Lucinda Bunnen arrives at the High Museum of Art carrying a framed photograph by William Christenberry just plucked off a wall in her art-filled home. “Can’t you squeeze him in?” she asks photography curator Brett Abbott. “He was so disappointed when I told him he wouldn’t be in the show.”
Abbott, who curated “The Bunnen Collection,” on view at the museum through February 2, smiles indulgently. You get an inkling that this is not the first such request. But then, how does one refuse the 83-year-old woman whom Abbott himself has dubbed “the patron saint of photography”? Especially when “The Bunnen Collection” celebrates her commitment to the High: over the course of 30 years, she has given or promised some 650 photographs for the museum’s collection. “We are a major collection because of her,” Abbott says.
For example, Edward Weston’s “Palma Cuernavaca II, 1925,” a singular view of a portion of a tree trunk, would be a key work in any photography collection. “It’s a very rare work by a master,” Abbott explains. “It’s a transitional piece. He was experimenting with modernism, abstraction, simplification of form. And it’s platinum palladium — really vintage.”
It is a measure of her eye that the Weston was the first photograph Bunnen ever bought, in 1970. At the time, Bunnen, a tennis-playing, horse-riding homemaker, had just started studying photography at the Atlanta College of Art. “I hadn’t even heard of Ansel Adams,” she recalls.
But her immersion was swift and her dedication total. In the late ’70s, with $40,000 to spend, she offered to build a collection for the High. She and a committee — High then-curator Peter Morrin, gallery owner Jay Crause and photographer Virginia Warren Smith — assembled 80 works for a show titled “Subjective Visions,” built on the idea of the photographer as artist.
The first acquisition for the collection, which debuted in 1982 as one of the inaugural exhibitions in the new Richard Meier-designed museum building (now the Stent Wing), was a suite of 26 photos by the visionary Clarence John Laughlin. Bunnen had heard that Laughlin, whom she had met through Krause, was selling his master prints.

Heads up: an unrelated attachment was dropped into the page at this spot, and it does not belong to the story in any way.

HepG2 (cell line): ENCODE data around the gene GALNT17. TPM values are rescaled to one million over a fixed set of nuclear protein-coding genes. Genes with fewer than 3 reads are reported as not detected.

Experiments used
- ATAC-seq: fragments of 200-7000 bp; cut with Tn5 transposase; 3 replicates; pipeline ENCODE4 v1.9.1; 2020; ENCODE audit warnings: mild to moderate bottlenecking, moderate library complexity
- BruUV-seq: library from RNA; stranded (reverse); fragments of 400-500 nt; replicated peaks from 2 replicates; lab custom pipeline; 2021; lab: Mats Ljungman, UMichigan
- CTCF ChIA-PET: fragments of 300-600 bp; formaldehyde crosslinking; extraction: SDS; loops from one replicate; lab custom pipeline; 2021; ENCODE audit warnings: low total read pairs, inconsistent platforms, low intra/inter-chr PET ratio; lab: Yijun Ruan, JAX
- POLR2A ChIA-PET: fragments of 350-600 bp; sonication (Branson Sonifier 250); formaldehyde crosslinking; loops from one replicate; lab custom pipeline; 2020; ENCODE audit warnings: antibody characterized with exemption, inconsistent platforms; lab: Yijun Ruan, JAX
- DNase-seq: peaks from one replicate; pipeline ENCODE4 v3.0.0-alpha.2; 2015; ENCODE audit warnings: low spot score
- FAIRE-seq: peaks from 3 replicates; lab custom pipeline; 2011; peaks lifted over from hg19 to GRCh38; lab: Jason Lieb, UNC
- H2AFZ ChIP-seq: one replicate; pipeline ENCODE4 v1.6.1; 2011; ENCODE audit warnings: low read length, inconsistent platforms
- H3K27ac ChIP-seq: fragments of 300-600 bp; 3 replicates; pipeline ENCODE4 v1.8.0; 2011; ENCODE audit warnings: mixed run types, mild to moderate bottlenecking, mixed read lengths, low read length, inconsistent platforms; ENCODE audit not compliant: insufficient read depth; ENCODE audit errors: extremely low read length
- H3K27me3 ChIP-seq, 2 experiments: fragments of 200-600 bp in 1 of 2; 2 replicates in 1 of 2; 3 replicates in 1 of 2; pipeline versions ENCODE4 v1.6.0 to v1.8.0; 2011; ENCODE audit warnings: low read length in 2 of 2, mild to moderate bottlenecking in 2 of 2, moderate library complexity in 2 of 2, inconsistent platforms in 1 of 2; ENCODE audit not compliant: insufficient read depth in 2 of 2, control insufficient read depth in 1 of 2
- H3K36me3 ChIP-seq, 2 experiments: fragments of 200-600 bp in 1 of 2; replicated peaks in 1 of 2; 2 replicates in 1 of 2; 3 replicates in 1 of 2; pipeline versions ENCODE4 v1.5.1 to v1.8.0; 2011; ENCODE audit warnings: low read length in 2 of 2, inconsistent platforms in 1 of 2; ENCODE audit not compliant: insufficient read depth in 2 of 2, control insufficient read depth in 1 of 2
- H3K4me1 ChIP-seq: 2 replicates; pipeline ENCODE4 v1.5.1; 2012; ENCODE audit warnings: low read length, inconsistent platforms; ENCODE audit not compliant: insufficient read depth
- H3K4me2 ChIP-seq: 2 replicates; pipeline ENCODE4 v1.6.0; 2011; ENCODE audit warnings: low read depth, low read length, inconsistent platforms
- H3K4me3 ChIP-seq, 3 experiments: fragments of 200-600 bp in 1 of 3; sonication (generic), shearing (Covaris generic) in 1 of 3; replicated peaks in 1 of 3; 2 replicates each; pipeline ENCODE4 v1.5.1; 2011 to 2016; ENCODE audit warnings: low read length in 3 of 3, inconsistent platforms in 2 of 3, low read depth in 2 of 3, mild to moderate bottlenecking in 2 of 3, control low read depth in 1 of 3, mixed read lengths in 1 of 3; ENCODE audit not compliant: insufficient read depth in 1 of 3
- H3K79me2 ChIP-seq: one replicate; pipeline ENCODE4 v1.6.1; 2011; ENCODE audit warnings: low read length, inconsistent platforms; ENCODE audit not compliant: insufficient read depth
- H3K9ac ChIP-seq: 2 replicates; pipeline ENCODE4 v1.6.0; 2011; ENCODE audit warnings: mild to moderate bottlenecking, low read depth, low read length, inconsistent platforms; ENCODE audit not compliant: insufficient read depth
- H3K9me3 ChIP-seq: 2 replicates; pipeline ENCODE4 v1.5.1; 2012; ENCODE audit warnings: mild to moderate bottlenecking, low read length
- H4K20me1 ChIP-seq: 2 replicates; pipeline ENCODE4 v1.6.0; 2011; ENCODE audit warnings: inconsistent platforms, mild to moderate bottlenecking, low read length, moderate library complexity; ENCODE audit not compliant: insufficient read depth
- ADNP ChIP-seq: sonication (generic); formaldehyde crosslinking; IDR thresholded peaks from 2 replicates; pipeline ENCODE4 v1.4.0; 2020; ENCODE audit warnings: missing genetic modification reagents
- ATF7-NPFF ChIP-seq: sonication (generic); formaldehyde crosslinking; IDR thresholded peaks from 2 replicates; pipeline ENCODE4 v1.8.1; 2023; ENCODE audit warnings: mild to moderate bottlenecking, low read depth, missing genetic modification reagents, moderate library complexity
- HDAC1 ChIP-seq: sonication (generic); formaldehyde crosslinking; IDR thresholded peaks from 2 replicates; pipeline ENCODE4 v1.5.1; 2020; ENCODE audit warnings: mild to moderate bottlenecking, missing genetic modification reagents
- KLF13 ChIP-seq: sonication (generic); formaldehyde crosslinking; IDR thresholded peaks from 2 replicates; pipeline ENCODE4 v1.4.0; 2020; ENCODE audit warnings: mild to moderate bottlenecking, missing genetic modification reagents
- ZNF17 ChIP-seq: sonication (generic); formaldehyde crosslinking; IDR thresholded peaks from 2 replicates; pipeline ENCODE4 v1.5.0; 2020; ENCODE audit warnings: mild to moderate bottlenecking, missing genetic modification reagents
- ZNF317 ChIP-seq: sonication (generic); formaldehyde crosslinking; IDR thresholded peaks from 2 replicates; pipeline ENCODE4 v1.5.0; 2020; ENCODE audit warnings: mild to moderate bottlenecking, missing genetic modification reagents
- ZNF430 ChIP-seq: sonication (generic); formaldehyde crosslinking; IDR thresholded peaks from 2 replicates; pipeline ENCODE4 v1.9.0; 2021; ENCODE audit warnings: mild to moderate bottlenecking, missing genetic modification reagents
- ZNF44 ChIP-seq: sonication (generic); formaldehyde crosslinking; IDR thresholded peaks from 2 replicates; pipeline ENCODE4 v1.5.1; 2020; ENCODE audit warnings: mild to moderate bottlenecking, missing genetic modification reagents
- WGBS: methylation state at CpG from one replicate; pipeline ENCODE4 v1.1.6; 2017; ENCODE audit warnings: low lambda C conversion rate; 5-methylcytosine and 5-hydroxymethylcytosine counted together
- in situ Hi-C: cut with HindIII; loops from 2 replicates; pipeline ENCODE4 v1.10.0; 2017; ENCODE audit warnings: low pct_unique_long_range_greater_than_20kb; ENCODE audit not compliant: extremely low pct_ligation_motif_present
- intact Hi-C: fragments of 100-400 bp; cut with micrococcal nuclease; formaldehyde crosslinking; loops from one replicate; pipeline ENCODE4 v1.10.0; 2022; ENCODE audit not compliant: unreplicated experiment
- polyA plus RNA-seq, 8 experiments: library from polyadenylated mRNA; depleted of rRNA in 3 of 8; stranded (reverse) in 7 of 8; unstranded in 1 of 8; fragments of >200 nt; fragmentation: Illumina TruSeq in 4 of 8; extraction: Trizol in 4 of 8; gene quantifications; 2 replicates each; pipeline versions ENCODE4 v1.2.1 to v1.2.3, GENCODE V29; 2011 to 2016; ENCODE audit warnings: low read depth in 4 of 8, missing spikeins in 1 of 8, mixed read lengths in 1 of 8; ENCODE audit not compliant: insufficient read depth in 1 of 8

“Ginny and I would go to New Orleans and stay with him,” she remembers. “He would hold the photos to his chest — you could see the impression of his shirt buttons on the print — saying, ‘I just can’t do it.’ Then it would be lying on top of my breakfast plate the next morning.”
“That was a good precedent, because I want to collect in depth,” Abbott says. “With 26 pictures, you can get a sense of what drives a person.”
After “Subjective Visions,” Bunnen became the go-to person when the High’s photography curators wanted to acquire something. “They would ask and I would buy it,” she says matter-of-factly.
Abbott has done a masterful job of conveying the magnitude of her philanthropy through the 120 pieces on view. A number of Atlanta-based artists, both mature and emerging, are mixed in among photographs by acknowledged masters and marquee contemporary artists. “This was important because Lucinda has been so supportive of regional artists,” Abbott says.
One gallery is devoted to black-and-white work, one to color photographs. (In case you’re wondering, the Christenberry photo, of a gourd tree, is part of a terrific trio, hanging next to one of William Eggleston’s seminal color works, “Untitled (Freezer),” and Harry Callahan’s triptych “Atlanta.”)